In order for banks to give a more “retail-like” customer experience he says their “creaking, steam-driven technology” needs addressing. And part of this should include the creation of more multi-channel propositions that enable customers to use their banks across multiple channels and for these various channels to be joined together. Nic Merriman, chief technology officer for financial services at Avanade UK, agrees that channels need to be sufficiently joined up, whereby consumers can use their mobile for making payments and checking balances, and then when this is synced to the desktop they then can undertake more in-depth analysis. And when more complex products are being bought then this is where the branch can continue to play a part.

David Parker, head of banking for the UK at Accenture, says as much as 80 per cent of more complex financial products that are initially researched online ultimately involve the consumer visiting a branch for a face-to-face meeting before they undertake a transaction. For this reason he agrees with Kwiatkowski that “technology pureplays will not make a significant splash in the market.” However, he does believe that they will pick up business in certain niches as he suggests technology-centric solutions will be well suited to simple tasks such as making payments. “We are seeing banks like Bank Simple and Movenbank emerge but they will not change the dominance of the existing players,” says Parker.

Needless to say King disagrees and questions the model of the traditional banks because the continued support of large branch networks means the like of Movenbank can operate at up to a tenth of the cost of the established players. Although King acknowledges that branches are “not going to disappear tomorrow” he predicts there will be a 50 per cent reduction in their numbers by 2020. This is driven by his calculation that today people maybe visit a branch twice a year whereas as recently as the 1990s they were probably in there twice a month. He scoffs at the banks’ strategy of working out how to get people into their branches more often instead of putting more focus on developing a digital strategy. Meanwhile the likes of Zopa and Wonga are “filling the gap from a consumer perspective.”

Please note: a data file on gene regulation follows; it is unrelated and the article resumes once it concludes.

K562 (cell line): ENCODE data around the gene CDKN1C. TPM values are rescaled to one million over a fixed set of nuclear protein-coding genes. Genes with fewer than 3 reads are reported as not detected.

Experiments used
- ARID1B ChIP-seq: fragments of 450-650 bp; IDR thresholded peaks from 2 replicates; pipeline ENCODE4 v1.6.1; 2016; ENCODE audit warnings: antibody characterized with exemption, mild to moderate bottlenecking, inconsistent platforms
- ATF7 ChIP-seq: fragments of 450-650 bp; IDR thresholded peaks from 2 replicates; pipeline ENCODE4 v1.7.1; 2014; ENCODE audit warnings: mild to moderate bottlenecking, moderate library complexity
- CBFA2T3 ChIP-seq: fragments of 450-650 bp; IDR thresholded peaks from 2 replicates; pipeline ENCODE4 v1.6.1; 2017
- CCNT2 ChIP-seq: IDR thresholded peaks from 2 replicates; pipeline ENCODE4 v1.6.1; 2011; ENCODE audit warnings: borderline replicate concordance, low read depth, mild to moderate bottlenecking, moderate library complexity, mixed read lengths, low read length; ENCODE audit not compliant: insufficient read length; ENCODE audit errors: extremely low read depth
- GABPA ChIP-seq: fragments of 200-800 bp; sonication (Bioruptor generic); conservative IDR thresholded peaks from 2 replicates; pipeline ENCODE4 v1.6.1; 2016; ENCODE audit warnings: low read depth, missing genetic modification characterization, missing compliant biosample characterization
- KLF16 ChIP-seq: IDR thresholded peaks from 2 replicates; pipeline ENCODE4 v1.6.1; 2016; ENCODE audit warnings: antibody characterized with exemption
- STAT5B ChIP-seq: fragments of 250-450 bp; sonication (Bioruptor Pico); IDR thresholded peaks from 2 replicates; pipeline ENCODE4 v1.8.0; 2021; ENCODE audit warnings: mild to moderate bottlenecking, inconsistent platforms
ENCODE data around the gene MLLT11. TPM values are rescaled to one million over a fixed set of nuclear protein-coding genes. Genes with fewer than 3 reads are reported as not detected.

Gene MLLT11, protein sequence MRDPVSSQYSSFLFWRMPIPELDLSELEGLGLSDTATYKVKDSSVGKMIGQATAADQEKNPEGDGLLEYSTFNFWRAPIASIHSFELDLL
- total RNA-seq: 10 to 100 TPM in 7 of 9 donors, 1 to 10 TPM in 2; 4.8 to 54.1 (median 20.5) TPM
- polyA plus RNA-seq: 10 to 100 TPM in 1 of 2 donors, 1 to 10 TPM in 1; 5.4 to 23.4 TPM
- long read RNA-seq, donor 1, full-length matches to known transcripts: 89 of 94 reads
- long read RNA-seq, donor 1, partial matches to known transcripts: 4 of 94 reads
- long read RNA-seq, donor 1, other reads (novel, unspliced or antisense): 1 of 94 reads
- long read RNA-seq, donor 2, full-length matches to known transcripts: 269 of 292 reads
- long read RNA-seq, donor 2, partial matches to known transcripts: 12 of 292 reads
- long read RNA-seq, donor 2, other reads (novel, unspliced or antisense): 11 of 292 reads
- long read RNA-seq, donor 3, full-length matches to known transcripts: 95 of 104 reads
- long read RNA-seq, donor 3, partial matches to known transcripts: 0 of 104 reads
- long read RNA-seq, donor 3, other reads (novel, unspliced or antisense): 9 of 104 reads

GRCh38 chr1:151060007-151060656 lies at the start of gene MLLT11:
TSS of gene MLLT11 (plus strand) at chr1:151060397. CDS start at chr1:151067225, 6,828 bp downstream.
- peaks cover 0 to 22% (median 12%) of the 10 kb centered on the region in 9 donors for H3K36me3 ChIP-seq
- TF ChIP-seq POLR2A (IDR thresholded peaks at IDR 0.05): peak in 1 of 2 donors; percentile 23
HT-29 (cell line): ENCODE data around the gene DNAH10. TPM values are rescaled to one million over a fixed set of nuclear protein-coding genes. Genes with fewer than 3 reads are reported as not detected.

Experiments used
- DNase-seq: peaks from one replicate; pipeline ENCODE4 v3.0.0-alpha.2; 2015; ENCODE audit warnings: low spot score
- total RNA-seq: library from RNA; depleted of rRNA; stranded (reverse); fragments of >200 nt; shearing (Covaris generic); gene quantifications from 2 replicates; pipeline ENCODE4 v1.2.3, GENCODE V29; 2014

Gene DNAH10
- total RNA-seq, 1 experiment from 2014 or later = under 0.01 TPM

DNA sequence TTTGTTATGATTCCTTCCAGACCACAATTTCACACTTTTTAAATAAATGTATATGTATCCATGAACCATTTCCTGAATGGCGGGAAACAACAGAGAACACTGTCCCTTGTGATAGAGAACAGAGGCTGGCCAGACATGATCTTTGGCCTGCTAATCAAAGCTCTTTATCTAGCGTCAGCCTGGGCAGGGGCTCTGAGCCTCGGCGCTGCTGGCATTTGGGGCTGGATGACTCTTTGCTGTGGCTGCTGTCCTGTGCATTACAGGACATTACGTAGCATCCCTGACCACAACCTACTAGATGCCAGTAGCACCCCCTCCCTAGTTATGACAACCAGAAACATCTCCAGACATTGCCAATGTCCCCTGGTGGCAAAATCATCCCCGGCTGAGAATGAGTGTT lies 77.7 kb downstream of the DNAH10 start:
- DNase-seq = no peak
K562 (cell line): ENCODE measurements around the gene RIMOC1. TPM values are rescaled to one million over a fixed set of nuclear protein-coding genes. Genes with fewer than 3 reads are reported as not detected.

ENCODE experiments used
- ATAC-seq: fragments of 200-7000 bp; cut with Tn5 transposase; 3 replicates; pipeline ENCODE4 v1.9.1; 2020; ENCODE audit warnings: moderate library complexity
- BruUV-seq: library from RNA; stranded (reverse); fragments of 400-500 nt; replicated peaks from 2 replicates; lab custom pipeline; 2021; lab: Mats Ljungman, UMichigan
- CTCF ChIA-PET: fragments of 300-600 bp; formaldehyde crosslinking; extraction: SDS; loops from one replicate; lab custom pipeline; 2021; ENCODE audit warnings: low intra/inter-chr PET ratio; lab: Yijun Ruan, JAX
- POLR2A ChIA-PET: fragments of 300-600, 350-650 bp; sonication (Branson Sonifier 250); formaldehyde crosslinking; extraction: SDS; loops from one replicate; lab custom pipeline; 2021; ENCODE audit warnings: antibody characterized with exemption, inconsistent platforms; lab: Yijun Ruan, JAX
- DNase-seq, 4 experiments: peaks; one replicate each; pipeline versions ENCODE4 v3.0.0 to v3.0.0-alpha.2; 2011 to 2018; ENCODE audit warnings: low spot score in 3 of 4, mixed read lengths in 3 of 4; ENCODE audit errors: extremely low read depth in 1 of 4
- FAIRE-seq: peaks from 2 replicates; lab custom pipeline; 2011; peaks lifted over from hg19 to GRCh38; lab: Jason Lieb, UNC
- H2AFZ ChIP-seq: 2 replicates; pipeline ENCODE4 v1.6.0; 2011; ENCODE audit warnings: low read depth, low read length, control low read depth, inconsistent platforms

Parker does not envisage such a doom-laden scenario for the physical branch but he does recognise that they will have to change in order to meet the changing demands of the marketplace. “The one-size-fits-all approach is not the future. There will be cashless and advice-only banks in a hub-and-spoke type model whereas the branch on every high street with 10 people in it offering full-service banking is not the way of the future. Banks need to respond to the way customers interact with them today,” he explains.

This interaction should have at its heart an improved customer experience. Parker says: “The experience needs to be easy for the customer and the channels need to fit together so real-time changes can be made and the customer information (that is held) can be used intelligently (like Amazon). This information has to be used to create an intimate experience.”

Merriman agrees that data analysis will come more to the fore in the future and be used for things like offering advice or recommendations. He cites examples seen on Twitter that suggest ‘people like you saved x per cent by doing this...’, in other words, giving a recommendation based on behavioural data. Although he says “everybody could do this today, they don’t because it’s hard.”

This is clearly an area that is being targeted by King who recognises how advice and recommendations can benefit customers and be a significant point of difference – particularly if it can be delivered over mobile devices.

Research from Fujitsu found that better customer retention was cited by 84 per cent of retail banks as a key benefit of offering mobile banking; and 88 per cent believe mobile enhances the customer experience and therefore improves loyalty. But despite these hefty figures the retail banking industry still arguably has some way to go before it is in a position to offer its customers a fully-formed multi-channel proposition that relies less on large High Street branch infrastructures and increasingly outdated back-end systems.